Diet does affect cancer and food can be your healer
Posted Jun 17 2010 10:51am
Nearly 2,000 people walked Racine's Relay For Life route the weekend of June 12 to call attention to the disease of cancer and raise funds for research, as The Racine Post reported here. The good news is that this local fund raiser gathered a whopping $205,000 to research cancer.
But there's other news, too. Cancer devastates many families. Friends and coworkers suffer as they helplessly watch the illness progress. In my circle of friends, family and acquaintances, I've counted more than enough sad events where people suffered with cancer; some died, despite giving the illness their best fight. Within my therapy practice, I often hear of the emotional toll that cancer brings to patients and families as they try to find a pathway out of pain to health.
In a recent Huffington Post article, How Diet Affects Cancer , medical doctor Keith Block questioned some of the common instructions that Western medicine gives to patients, including directions to eat "well," including many fats and meats. He notes, instead, that
Diets high in fat and refined carbohydrates make you more likely to become overweight, which in turn increases your risk of tumor recurrences. Obese men are at significantly greater risk of developing more aggressive prostate cancer.
Dietary fats can impair the body's anti-cancer defenses by depressing the activity of natural killer (NK) cells, while a low-fat diet markedly increases NK activity. Natural killer cells play a key role in preventing metastasis.
Obese breast cancer patients are two to four times more likely to experience a recurrence than women of normal weight.
A new book, Anticancer , by another medical doctor David Servan-Schreiber -- who experienced cancer not once but twice -- discusses the standard American diet -- with its meats, fats, oils and processed foods -- that appears to stimulate and feed cancer cells. He also provides thoughts about how psychotherapy, especially experiential therapies, offers another dimension of healing.
Mercedes Dzindzeleta, a local massage therapist and health educator, has been researching cancer and legitmate health care alternaties for some time; an earlier blog listed two attractive cookbooks that she found useful. Today we bring more research, including what appears to be the well known "FOCC" dish, which blends flaxseed oil and cottage cheese. The two ingredients appear to make the the mixture more powerful and more able to be metabolized in the body.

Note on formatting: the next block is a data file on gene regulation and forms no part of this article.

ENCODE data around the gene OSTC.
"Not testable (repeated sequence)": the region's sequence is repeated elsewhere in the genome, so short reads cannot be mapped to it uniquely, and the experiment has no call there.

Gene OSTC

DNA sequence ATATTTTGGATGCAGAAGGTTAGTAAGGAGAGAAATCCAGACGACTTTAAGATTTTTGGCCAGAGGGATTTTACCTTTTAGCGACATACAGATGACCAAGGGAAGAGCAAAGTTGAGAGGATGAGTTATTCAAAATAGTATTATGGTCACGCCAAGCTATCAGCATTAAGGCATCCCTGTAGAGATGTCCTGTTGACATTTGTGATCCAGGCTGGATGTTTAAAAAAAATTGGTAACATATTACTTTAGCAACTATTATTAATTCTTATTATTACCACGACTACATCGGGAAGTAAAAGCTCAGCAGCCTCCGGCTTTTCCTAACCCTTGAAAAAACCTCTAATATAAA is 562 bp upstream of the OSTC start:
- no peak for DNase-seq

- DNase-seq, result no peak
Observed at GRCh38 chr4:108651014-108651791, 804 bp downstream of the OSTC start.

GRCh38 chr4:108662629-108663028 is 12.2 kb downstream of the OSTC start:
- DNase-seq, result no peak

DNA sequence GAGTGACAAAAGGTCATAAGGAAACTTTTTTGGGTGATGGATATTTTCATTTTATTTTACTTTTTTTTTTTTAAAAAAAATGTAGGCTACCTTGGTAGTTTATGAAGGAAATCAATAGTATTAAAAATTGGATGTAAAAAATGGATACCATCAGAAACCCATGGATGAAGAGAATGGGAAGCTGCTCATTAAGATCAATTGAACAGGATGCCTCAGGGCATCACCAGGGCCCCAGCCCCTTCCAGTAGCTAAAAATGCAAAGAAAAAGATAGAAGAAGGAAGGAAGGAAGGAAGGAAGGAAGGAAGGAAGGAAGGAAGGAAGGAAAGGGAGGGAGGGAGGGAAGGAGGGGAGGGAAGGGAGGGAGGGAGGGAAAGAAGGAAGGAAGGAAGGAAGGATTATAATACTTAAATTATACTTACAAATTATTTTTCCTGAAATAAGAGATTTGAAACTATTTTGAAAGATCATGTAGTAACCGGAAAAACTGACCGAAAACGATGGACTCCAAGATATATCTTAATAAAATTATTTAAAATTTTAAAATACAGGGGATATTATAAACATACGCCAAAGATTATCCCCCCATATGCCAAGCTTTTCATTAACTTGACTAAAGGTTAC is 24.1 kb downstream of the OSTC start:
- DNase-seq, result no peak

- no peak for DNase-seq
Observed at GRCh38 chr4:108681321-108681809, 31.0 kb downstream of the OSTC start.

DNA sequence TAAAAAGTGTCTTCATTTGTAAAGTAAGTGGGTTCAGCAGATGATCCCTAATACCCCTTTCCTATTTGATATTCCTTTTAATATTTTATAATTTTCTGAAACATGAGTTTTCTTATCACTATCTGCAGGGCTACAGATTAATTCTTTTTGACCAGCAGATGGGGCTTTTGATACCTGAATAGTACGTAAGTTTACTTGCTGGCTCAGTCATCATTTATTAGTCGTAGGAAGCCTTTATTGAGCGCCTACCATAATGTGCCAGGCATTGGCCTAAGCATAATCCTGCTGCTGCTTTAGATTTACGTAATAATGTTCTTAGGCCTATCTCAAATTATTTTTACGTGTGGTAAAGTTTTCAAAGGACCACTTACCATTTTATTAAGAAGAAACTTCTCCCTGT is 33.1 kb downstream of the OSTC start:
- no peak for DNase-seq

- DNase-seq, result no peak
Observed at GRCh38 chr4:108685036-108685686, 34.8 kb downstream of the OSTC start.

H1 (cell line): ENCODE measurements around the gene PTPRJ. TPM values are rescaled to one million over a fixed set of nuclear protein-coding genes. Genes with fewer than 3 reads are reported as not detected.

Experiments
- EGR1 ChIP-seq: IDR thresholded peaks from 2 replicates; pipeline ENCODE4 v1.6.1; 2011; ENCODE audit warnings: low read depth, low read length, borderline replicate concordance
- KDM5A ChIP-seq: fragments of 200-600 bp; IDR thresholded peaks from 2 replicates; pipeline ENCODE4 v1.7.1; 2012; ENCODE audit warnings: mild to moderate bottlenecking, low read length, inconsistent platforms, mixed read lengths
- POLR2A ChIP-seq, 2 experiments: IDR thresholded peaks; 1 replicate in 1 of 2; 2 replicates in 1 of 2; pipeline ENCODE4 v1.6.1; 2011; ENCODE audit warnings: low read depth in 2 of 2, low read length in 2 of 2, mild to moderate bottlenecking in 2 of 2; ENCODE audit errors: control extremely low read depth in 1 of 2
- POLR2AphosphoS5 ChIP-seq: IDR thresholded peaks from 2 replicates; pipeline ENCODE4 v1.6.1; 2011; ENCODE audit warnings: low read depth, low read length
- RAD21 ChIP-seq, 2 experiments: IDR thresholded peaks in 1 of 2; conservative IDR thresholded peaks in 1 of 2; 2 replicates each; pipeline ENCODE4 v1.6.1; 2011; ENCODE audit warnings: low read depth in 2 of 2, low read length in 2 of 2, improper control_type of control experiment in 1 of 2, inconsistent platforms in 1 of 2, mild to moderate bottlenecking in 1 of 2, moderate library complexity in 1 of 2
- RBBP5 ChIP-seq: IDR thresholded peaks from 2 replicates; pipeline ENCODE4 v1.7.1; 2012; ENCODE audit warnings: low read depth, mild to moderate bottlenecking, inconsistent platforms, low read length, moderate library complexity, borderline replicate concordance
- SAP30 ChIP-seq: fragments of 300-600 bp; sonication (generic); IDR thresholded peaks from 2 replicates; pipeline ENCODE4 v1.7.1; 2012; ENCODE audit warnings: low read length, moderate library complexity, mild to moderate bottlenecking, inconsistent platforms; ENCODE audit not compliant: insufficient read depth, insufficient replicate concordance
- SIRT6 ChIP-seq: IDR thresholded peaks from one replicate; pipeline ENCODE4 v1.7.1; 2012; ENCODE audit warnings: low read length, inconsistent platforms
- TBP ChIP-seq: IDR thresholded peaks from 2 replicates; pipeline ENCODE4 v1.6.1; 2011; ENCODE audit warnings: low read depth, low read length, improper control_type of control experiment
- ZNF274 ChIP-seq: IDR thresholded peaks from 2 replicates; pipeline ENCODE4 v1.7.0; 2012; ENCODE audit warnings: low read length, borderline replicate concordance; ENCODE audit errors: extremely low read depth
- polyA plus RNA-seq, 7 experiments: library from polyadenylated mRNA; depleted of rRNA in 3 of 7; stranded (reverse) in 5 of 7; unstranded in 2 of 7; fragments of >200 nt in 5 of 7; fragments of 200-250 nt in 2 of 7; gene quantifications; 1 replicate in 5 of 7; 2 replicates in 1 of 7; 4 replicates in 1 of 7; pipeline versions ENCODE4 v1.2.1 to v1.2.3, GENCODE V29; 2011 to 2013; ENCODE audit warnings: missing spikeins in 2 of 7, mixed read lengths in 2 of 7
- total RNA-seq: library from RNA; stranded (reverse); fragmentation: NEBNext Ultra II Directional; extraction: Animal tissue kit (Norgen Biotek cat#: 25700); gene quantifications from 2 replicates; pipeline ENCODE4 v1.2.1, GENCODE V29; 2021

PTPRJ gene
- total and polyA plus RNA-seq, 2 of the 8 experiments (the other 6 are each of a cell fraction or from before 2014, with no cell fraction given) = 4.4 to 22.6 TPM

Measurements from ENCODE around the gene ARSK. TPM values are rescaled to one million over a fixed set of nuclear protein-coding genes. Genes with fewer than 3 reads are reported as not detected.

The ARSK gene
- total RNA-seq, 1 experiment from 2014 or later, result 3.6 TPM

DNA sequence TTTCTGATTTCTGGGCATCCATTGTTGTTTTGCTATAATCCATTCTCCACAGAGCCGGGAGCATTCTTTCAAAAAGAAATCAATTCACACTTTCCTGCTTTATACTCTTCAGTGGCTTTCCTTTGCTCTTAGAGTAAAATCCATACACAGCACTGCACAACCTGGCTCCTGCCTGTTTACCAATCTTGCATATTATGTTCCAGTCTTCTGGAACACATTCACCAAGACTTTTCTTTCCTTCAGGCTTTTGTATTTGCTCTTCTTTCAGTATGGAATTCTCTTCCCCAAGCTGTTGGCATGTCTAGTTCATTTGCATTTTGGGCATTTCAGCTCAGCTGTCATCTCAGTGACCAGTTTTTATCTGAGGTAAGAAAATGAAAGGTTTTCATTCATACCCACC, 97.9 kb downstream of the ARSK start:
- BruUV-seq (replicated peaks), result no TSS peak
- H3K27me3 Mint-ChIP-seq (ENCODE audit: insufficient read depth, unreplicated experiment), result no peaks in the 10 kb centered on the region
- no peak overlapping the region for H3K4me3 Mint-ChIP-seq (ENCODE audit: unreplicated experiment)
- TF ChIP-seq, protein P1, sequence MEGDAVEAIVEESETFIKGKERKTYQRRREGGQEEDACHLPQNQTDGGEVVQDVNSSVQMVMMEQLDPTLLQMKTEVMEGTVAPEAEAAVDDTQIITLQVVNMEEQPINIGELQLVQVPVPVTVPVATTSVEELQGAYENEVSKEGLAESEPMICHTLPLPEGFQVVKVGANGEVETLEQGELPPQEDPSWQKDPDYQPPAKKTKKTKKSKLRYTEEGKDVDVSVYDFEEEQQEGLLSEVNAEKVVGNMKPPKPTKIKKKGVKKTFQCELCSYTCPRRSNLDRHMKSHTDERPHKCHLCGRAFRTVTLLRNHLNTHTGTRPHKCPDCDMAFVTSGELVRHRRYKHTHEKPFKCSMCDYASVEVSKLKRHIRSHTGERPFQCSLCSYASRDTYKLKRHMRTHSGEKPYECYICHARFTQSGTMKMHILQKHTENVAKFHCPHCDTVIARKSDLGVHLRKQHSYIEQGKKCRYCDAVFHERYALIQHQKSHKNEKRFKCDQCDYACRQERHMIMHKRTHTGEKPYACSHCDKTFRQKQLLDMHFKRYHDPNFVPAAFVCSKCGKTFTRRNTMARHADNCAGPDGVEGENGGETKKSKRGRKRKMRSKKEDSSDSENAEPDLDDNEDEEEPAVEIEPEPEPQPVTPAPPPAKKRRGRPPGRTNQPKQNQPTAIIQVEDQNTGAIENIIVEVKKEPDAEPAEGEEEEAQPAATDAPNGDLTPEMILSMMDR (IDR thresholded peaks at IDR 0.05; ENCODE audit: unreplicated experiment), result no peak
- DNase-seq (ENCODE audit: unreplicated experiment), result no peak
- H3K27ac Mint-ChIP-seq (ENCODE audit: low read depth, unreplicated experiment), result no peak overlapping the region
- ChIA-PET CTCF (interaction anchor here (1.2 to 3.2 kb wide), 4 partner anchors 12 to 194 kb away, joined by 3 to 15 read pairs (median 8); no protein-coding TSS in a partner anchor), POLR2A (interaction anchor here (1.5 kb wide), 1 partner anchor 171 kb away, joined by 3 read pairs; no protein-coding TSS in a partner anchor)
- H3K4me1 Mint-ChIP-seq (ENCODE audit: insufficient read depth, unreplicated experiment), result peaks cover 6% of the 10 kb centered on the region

Here is a video which shows how this simple recipe is constructed
FOCC comes from what is known as the Budwig Protocol, which is based on studies from Dr. Johanna Budwig, a German biochemist and expert on fats and oils. Dr. Budwig, who died in 2003, held a Ph.D. in Natural Science and was schooled in pharmaceutical science, physics, medicine, botany and biology. She is best known for her research on the benefits of flaxseed oil combined with sulphurated proteins in the diet, and published several books on the subject, including "Cancer--A Fat Problem," "The Death of the Tumor," and "True Health Against Arteriosclerosis, Heart Infarction & Cancer."
Dr. Budwig had a 90 percent-plus success rate with this protocol with cancer patients during a 50-year period. A vegetarian, she continued to work with patients in Germany from the 1950s through 2002, while in her nineties. She was healthy and mentally sharp, writing and lecturing. One letter from a patient who met with her in October 2000, commented on her energy and vitality, saying she looked and seemed much younger than her age.
The Budwig diet is a health supplement that is best incorporated in a general diet plan. Flaxseed oil should be purchased from the refrigerated section of a health food store, never in capsule form and never from the shelves. Since degradation begins as soon as the container is opened, the oil should be kept refrigerated and used within the recommended time of eight weeks.
Her ideas are discused in detail on the Cancer Cure Foundation's website and on her own site here . There's also a Yahoo discussion list , an online support group, where posters share experiences and questions. Proponents say her diet -- which involves more than just the cottage cheese mixture -- also helps with arthritis, multiple sclerosis and other serious ailments.